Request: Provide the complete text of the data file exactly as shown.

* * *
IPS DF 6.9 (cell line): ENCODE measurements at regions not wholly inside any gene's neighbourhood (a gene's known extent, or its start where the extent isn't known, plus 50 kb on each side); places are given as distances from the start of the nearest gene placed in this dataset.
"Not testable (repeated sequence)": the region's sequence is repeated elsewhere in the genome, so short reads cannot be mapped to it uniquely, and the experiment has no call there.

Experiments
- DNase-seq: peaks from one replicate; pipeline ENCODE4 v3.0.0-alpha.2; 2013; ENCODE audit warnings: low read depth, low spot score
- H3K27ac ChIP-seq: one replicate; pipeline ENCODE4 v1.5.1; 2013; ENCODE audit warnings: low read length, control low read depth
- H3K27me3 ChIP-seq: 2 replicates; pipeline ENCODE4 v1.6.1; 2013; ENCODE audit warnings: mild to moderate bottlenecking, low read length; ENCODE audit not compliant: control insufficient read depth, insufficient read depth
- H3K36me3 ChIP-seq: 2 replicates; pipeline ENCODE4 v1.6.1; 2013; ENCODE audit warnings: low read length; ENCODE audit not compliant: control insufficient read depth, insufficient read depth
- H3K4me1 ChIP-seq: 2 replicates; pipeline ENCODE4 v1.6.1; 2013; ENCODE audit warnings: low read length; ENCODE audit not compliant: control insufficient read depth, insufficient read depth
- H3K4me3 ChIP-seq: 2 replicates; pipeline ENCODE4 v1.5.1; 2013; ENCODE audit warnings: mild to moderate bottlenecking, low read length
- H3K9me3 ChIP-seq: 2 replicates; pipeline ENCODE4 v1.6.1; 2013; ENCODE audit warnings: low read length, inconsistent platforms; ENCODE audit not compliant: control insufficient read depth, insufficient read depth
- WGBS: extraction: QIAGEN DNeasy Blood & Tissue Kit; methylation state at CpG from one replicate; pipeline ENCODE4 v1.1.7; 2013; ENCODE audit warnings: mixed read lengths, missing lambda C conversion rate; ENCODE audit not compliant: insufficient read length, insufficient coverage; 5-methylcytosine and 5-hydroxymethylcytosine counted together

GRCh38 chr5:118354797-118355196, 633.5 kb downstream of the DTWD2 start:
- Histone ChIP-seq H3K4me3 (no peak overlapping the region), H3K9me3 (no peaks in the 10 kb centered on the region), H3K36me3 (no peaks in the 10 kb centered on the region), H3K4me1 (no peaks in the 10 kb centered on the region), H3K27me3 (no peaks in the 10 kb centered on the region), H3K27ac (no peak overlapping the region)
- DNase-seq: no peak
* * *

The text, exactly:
IPS DF 6.9 (cell line): ENCODE measurements at regions not wholly inside any gene's neighbourhood (a gene's known extent, or its start where the extent isn't known, plus 50 kb on each side); places are given as distances from the start of the nearest gene placed in this dataset.
"Not testable (repeated sequence)": the region's sequence is repeated elsewhere in the genome, so short reads cannot be mapped to it uniquely, and the experiment has no call there.

Experiments
- DNase-seq: peaks from one replicate; pipeline ENCODE4 v3.0.0-alpha.2; 2013; ENCODE audit warnings: low read depth, low spot score
- H3K27ac ChIP-seq: one replicate; pipeline ENCODE4 v1.5.1; 2013; ENCODE audit warnings: low read length, control low read depth
- H3K27me3 ChIP-seq: 2 replicates; pipeline ENCODE4 v1.6.1; 2013; ENCODE audit warnings: mild to moderate bottlenecking, low read length; ENCODE audit not compliant: control insufficient read depth, insufficient read depth
- H3K36me3 ChIP-seq: 2 replicates; pipeline ENCODE4 v1.6.1; 2013; ENCODE audit warnings: low read length; ENCODE audit not compliant: control insufficient read depth, insufficient read depth
- H3K4me1 ChIP-seq: 2 replicates; pipeline ENCODE4 v1.6.1; 2013; ENCODE audit warnings: low read length; ENCODE audit not compliant: control insufficient read depth, insufficient read depth
- H3K4me3 ChIP-seq: 2 replicates; pipeline ENCODE4 v1.5.1; 2013; ENCODE audit warnings: mild to moderate bottlenecking, low read length
- H3K9me3 ChIP-seq: 2 replicates; pipeline ENCODE4 v1.6.1; 2013; ENCODE audit warnings: low read length, inconsistent platforms; ENCODE audit not compliant: control insufficient read depth, insufficient read depth
- WGBS: extraction: QIAGEN DNeasy Blood & Tissue Kit; methylation state at CpG from one replicate; pipeline ENCODE4 v1.1.7; 2013; ENCODE audit warnings: mixed read lengths, missing lambda C conversion rate; ENCODE audit not compliant: insufficient read length, insufficient coverage; 5-methylcytosine and 5-hydroxymethylcytosine counted together

GRCh38 chr5:118354797-118355196, 633.5 kb downstream of the DTWD2 start:
- Histone ChIP-seq H3K4me3 (no peak overlapping the region), H3K9me3 (no peaks in the 10 kb centered on the region), H3K36me3 (no peaks in the 10 kb centered on the region), H3K4me1 (no peaks in the 10 kb centered on the region), H3K27me3 (no peaks in the 10 kb centered on the region), H3K27ac (no peak overlapping the region)
- DNase-seq: no peak